Vaping explained – all the jargon and myths
By Katie Johnson
E-cigarettes do not emit second-hand smoke, unlike traditional cigarettes. Unfortunately, amid the massive public acclamation, there has been a tide of fabrication, junk science, scaremongering, and baseless condemnation for what can now be termed as a genuine game changer for many nicotine addicts across the world. The several lies and twists have left many individuals confused.
What Is Vaping?
First of all, let’s get the definition straight. Vaping is the process of inhaling, and exhaling vapor generated from e-liquid (or dry herb), which may or may not contain nicotine, through an electric device called a vape pen. There are many different models of vape pens which all perform different functions, so for those who are wanting to try out vaping for the first time, or are still a bit daunted by it all, a vape starter kit will help make the decision simple and easy.
Common Vaping Terms
In the vaping world, all sorts of jargons, terminology, and lingo float around, and can easily add to the confusion. Here are some common terms used in the vaping scene:
- Atomizer: an e-cigarette element that is heated to vaporize the liquid.
- E-liquid: the fluid used in the device which is vaporized, there are multiple flavors and strengths available.
- Doubler/Tripler: used to refer to e-liquids without nicotine, which is used to reduce nicotine content or add flavor to another liquid.
- Dry hit: taking a draw of an e-cigarette without producing any vapor (when there’s no liquid left).
- Mouth-to-lung hit: inhaling vaper into the mouth and then the lungs (this is what cigarette smokers do).
- Nic: the short term for nicotine.
Vaping Myths That Have Been Debunked
- E-liquids are dangerous
“You don’t know what you are putting in your body.”
This is a common myth frequently used by non-vapers and individuals who aren’t familiar with the vaping subject. The fact is, depending on what you vape, e-liquids contain 3 or 4 ingredients; Vegetable glycerin, propylene glycol, artificial/natural food-grade flavoring, and nicotine. Except for nicotine, each of these products is in several everyday products we use such as foods, drinks, and cosmetics.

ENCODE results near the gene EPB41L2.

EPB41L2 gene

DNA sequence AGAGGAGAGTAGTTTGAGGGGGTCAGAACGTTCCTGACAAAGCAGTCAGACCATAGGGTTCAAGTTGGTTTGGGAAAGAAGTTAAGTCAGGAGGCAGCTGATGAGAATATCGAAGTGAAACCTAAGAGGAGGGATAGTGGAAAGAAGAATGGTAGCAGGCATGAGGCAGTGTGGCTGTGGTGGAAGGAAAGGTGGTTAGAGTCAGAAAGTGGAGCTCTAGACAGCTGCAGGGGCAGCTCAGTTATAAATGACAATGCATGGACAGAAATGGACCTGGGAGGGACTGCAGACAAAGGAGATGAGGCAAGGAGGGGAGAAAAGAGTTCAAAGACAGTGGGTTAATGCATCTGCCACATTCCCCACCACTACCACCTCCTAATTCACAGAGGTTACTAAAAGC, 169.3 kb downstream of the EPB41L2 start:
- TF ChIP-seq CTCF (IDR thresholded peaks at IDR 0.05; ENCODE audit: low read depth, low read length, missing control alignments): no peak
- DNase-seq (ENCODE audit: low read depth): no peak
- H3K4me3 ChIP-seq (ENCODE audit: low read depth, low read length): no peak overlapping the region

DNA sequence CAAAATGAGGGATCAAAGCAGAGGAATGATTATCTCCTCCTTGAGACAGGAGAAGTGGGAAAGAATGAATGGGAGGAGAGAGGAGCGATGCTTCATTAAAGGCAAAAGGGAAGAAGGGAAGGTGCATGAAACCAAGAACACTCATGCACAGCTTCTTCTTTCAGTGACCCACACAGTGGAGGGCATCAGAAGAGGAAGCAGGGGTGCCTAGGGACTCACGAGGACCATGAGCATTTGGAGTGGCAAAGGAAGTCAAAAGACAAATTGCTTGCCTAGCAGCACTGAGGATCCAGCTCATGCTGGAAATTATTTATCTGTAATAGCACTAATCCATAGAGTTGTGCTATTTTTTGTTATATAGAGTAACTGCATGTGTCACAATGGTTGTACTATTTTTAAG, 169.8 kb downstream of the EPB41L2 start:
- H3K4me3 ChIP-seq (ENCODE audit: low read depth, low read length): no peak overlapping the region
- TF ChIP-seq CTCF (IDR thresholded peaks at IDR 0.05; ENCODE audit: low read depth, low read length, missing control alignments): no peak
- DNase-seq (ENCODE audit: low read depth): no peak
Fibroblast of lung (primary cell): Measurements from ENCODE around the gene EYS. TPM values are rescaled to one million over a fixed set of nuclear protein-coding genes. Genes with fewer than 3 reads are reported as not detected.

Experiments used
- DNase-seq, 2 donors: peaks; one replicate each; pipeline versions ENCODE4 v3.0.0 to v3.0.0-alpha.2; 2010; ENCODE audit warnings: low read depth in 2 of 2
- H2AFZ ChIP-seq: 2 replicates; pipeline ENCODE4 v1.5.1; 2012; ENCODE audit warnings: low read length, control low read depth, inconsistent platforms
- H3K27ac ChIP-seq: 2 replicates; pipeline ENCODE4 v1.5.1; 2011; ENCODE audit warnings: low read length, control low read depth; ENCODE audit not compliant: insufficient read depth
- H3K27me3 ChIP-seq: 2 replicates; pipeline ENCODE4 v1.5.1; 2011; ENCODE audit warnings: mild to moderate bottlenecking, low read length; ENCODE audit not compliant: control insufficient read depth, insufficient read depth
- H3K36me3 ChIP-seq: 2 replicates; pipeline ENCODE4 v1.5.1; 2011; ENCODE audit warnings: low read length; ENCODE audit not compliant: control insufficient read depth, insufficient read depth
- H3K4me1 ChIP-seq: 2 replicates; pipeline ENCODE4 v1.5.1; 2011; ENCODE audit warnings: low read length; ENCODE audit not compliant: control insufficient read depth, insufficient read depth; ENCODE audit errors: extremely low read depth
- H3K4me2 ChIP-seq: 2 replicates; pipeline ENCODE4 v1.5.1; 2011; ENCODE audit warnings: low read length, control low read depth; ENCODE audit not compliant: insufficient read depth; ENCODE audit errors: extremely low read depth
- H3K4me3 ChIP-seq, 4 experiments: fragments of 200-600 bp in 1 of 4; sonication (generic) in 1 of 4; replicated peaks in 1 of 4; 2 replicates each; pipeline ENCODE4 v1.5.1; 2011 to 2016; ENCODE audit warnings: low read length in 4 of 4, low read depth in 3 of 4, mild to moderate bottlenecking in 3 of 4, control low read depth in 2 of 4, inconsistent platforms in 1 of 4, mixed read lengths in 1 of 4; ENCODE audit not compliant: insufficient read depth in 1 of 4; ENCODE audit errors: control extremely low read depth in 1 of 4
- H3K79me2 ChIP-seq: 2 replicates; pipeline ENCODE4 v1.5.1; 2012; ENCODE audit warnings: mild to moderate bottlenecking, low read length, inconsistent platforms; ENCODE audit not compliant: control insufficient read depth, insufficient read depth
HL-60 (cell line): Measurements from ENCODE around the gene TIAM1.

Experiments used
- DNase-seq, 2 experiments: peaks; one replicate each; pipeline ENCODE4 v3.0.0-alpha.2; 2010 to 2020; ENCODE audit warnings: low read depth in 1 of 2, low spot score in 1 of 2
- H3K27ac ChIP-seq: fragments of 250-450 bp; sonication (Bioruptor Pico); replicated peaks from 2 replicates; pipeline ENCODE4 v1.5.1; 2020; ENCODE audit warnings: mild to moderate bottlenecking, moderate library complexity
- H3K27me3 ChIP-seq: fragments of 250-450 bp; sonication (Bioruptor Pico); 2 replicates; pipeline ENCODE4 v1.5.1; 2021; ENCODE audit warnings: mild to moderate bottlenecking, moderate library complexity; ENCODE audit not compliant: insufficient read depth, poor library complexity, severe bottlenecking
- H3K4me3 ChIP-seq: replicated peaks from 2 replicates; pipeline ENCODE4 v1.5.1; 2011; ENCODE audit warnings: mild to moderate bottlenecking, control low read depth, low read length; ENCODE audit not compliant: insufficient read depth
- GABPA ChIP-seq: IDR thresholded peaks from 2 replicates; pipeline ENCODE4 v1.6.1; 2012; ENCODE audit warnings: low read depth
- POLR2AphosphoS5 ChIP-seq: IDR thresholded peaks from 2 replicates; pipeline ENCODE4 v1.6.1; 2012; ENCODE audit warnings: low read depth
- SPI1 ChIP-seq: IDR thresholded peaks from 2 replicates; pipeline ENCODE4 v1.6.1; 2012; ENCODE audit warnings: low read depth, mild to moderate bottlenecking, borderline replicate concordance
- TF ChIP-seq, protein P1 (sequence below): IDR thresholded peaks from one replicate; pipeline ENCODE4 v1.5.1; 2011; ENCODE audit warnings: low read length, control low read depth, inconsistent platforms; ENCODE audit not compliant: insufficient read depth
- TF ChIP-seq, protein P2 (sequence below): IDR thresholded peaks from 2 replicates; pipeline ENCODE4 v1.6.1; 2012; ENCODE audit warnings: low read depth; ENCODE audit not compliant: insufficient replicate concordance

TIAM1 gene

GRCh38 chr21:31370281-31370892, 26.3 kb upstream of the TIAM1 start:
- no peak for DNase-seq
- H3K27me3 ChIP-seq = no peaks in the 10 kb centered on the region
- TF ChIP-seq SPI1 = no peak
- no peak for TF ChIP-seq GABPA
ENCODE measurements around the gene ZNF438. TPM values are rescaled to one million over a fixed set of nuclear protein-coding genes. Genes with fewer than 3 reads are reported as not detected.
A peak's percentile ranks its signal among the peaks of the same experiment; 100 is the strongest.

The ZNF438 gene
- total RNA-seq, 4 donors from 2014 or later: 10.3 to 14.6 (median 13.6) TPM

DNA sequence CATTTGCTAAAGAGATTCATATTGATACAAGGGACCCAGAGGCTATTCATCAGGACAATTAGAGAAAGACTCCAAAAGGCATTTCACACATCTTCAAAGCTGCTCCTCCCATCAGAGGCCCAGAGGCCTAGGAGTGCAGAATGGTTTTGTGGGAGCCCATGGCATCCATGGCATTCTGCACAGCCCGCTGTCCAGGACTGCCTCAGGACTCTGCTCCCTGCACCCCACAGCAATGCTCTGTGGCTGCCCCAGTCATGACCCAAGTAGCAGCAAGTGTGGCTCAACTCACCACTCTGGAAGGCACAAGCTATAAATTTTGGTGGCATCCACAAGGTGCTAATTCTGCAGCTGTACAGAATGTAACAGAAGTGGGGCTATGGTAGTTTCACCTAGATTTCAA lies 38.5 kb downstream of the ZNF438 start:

- Vaping devices explode
This myth has been a bit tricky to debunk due to the prevalence headlines with shocking stories about how a user just dodged serious injury or death as their e-cigarette exploded. However, on a closer look, you’ll find the so-called explosions are linked to using the wrong charging cord. If a different charger (not one provided for the e-cigarette) is used, there is a slight risk that the wrong voltage could be directed to the device and cause it to overheat. Nevertheless, this is a danger with many chargeable devices.
- Vaping is a gateway for teens to begin smoking
Another common myth that plasters all over the media each time someone reports on e-cigarettes is the gateway hypothesis. Some people suggest that the packaging and flavors are enticing to teens. However, the evidence seems to dispute the claims. For one, very few first-time smokers try e-cigs, and when they do, there is no indication that they progress to traditional smoking. A research done on the gateway hypothesis showed that only one out of 1,300 college students began nicotine use with vaping. A different study done by Action on Smoking and Health affirmed that experimenting with electronic cigs or vaping on a regular basis is closely related to pre-existing smoking habits and not vice versa.
- E-liquids contain anti-freeze
Propylene glycol (PG), an ingredient in e-liquid, is used as an ingredient in anti-freeze. I wonder how people translate that to e-liquids having anti-freeze. Moreover, PG used in anti-freeze is meant to make the anti-freeze less harmful in case it is swallowed. And did you know PG is used as an ingredient in a variety of foods and beverages, including Fireball Whisky? The PG is also used in several hospitals to keep areas sanitary.
- E-cigarettes cause cancer
This myth seems to be used more as a scare tactic. Some say that since some e-cigs contain nicotine, then they can cause cancer. However, in pure and straightforward terms, nicotine is not a carcinogen and therefore, cannot cause cancer. Different surveys haven’t found any link between nicotine and cancer. That shows that it has to be the chemicals in traditional cigarettes that cause cancer. In fact, as much as nicotine is addictive, it is about as harmful to your body as caffeine.
It’s common that, when something gains popularity, so do the myths surrounding it. Vaping has not been an exception; several terminologies have been used to describe it, and the twisted truths about it seem endless. Nevertheless, it’s important to get the facts right before coming to any conclusions.
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